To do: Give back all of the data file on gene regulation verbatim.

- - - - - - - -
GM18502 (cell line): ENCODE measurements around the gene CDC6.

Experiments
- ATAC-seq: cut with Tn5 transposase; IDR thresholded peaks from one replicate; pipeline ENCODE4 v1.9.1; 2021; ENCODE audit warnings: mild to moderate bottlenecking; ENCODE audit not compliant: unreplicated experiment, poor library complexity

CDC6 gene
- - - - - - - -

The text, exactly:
GM18502 (cell line): ENCODE measurements around the gene CDC6.

Experiments
- ATAC-seq: cut with Tn5 transposase; IDR thresholded peaks from one replicate; pipeline ENCODE4 v1.9.1; 2021; ENCODE audit warnings: mild to moderate bottlenecking; ENCODE audit not compliant: unreplicated experiment, poor library complexity

CDC6 gene